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Adair County considering wind turbine ordinance following citizens concerns  

Credit:  By Jennifer Nichols, NT Staff Writer | Atlantic News Telegraph | Oct 2, 2018 | www.swiowanewssource.com ~~

ADAIR COUNTY – Members of the Adair County Supervisors hope to have an ordinance to consider during their next meeting on Wednesday, following discussions in meetings last week about wind turbines.

Supervisor Matt Wedemeyer said Friday that citizens started coming to supervisor meetings last summer, “concerned about the large amount of windmills coming into the county, and our county did not have an ordinance related to the citing of wind turbines.”

There are three wind farms that are in all or part of Adair County, and two that are being generated this year, according to information from Mid American Energy Company.

The Adair wind farm that is at the corner of Cass, Adair, Guthrie and Audubon counties and produces 174.8 megawatts of power, the Rolling Hills wind farm that is at the corner of Adair, Cass and Adams counties and produces 443.9 megawatts of power, the Morning Light wind farm that is one north central line of Adair and Guthrie Counties and produces 101.2 megawatts of power are already operational.

Two proposed wind farms include the Arbor Hill wind farm, which would be in the north east corner of Adair County, and the Orient wind farm, which will be in the south central part of the county. The Arbor Hill wind farm is expected to generate 250 megawatts of power, and the Orient wind farm is expected to generate 500 megawatts of power.

“There’s nothing we’re doing to stop or prevent the current projects that coming in – the Arbor Hill Wind Farm and Orient Wind Farm – but when it’s all done, we’re going to have over 500 turbines in the county, so the board decided that we would move forward with an ordinance pertaining to sit backs of the turbines,” Wedemeyer said.

He said one of the original drafts of the ordinance had a “set back from a non-participating house of 1,800 feet, and a non-participating land owner of 500 feet.”

Since then there has been discussion to add a waver, which would allow a non-participating property to wave that restriction, and to add a cap of the number of turbines that could be in the county to 530 to give the board more time to study the issue, including looking at other counties’ ordinances on the turbines. However, there was also discussion about dropping the idea of the cap and the study until the board can discuss the legal ramifications of that idea, along with the idea of increasing the set backs from 1,800 to 2,000 for homes and from 500 to 800 for property.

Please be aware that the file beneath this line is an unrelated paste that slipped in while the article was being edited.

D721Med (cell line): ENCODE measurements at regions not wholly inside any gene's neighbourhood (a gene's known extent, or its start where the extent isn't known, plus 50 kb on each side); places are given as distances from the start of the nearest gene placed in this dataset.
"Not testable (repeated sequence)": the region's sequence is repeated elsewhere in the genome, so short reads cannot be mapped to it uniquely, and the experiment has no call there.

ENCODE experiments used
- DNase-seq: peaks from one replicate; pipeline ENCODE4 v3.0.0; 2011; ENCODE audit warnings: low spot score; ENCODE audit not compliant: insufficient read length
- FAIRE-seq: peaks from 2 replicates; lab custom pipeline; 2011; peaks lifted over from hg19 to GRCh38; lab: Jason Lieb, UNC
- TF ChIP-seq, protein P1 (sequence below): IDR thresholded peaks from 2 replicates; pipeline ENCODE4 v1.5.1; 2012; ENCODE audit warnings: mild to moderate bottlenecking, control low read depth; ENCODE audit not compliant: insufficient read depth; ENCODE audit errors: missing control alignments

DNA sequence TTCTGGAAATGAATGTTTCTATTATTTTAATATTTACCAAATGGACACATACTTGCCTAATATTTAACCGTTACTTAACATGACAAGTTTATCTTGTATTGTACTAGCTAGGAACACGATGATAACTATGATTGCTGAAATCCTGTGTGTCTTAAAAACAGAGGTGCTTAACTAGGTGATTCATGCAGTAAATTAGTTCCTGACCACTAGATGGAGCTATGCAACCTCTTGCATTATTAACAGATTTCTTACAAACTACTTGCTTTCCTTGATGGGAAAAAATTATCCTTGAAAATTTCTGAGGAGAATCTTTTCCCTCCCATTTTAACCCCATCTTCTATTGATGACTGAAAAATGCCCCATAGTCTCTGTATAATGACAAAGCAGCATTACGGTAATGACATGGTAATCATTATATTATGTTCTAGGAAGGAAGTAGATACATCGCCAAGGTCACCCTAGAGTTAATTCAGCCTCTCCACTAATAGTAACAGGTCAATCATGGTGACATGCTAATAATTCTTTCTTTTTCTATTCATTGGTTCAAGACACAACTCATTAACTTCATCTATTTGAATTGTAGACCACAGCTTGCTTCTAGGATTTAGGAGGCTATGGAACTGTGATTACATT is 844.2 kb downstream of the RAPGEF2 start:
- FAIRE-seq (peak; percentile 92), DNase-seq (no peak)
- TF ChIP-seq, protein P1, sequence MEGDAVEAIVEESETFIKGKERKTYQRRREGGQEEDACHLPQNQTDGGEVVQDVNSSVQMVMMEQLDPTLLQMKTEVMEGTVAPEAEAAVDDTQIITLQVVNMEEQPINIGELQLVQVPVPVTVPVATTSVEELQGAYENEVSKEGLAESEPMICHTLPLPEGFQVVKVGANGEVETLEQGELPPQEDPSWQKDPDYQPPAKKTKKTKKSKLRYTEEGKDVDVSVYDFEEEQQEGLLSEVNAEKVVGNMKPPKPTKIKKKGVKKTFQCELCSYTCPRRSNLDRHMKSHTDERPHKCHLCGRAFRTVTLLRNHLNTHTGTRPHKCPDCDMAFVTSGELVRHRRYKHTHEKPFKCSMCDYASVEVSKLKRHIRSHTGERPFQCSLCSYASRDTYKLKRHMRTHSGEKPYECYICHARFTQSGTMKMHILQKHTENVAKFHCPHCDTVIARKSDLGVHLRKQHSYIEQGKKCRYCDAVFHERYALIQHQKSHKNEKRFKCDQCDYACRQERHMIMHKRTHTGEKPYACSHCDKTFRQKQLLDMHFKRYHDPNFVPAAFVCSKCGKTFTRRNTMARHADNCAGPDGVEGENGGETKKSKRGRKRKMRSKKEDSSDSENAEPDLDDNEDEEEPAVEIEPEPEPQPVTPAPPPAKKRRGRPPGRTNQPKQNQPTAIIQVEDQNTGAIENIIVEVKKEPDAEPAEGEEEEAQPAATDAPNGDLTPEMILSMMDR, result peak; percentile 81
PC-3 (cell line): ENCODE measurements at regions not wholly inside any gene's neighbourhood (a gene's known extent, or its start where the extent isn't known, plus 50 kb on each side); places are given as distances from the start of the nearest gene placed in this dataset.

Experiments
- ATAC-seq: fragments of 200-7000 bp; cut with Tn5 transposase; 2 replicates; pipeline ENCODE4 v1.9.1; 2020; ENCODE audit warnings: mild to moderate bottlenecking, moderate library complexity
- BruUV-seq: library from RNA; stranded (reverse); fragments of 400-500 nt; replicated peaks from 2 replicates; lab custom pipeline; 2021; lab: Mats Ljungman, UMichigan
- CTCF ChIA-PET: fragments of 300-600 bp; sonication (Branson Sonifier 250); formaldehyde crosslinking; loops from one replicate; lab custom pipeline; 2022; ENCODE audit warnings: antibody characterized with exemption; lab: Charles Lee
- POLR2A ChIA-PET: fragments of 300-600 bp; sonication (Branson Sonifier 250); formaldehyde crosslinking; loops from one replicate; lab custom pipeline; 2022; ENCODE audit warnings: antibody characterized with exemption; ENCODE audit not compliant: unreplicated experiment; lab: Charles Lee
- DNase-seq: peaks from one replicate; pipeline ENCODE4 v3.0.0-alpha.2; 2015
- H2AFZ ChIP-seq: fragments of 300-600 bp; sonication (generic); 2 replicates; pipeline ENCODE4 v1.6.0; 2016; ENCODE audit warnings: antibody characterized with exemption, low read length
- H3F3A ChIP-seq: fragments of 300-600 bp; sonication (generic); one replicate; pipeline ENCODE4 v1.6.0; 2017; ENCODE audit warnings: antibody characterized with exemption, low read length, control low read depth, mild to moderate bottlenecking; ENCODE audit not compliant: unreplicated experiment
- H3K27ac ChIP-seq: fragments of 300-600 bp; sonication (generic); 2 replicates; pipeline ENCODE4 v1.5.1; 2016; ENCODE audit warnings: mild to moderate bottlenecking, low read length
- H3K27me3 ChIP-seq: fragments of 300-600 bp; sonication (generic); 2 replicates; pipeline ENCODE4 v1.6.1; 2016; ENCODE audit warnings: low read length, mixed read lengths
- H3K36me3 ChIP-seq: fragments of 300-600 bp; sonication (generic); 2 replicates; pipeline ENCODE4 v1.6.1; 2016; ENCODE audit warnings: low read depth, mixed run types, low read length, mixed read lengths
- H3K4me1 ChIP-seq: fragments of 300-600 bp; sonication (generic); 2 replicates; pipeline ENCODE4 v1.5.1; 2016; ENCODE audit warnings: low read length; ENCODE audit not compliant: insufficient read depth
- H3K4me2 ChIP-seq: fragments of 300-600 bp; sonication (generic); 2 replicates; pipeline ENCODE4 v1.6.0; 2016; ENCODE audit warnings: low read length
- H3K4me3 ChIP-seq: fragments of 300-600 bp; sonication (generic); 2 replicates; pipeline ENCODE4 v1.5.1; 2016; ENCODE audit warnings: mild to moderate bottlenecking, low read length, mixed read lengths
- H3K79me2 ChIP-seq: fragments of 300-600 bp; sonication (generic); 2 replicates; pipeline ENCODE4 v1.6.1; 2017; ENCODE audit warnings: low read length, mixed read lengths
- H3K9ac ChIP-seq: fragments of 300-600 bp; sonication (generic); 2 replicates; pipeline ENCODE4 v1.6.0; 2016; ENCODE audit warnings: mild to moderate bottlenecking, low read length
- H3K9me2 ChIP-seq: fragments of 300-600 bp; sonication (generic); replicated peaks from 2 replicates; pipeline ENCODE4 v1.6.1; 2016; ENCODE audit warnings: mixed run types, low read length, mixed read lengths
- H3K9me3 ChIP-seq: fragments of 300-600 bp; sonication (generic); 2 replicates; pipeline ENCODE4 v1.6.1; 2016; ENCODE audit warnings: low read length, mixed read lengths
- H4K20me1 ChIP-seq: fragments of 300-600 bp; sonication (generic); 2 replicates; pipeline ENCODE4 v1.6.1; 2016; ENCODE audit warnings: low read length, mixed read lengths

Wedemeyer said he hopes an ordinance can be agreed on by Wednesday for the board to consider, and the topic is expected to be discussed at 9:30 a.m.

One Adair County citizen, Joanie Finck, cited several concerns about turbines, including property rights and safety.

“The wind turbines, the shorter ones, anyway, have a safety evacuation zone from the manufacturers manual that states in case of an accident or out of control turbine that they need to have a safety evacuation area of 1,540 feet,” Finck said on Friday. “They are placing these turbines closer than that. Not only to people’s property lines, but closer to their homes than that.

So if a turbine would be out of control, or have a fire or throw blades (or) get struck by lighting, (then people may have to evacuate). There are people who have had to evacuate their homes in the middle of the night due to out of control turbines.”

She said having to have that safety evacuation area can also have an affect on what a person can do on their property.

“If I want to go sliding on my (property) with my kids and my grandkids, I can’t because my sliding hill is too close to the turbines,” she said. “If you want to sell part of your property off to maybe one of your kids, and they want to build a home nearby, you can’t put (the home) where you want to because there may be a turbine too close.”

”If somebody wants to put a turbine on their property, I don’t have a problem with that. But when it imposes on my property rights, and what I want to do on property, (it becomes) such a huge property right’s issue,” she said.

Source:  By Jennifer Nichols, NT Staff Writer | Atlantic News Telegraph | Oct 2, 2018 | www.swiowanewssource.com

This article is the work of the source indicated. Any opinions expressed in it are not necessarily those of National Wind Watch.

The copyright of this article resides with the author or publisher indicated. As part of its noncommercial effort to present the environmental, social, scientific, and economic issues of large-scale wind power development to a global audience seeking such information, National Wind Watch endeavors to observe “fair use” as provided for in section 107 of U.S. Copyright Law and similar “fair dealing” provisions of the copyright laws of other nations. Send requests to excerpt, general inquiries, and comments via e-mail.

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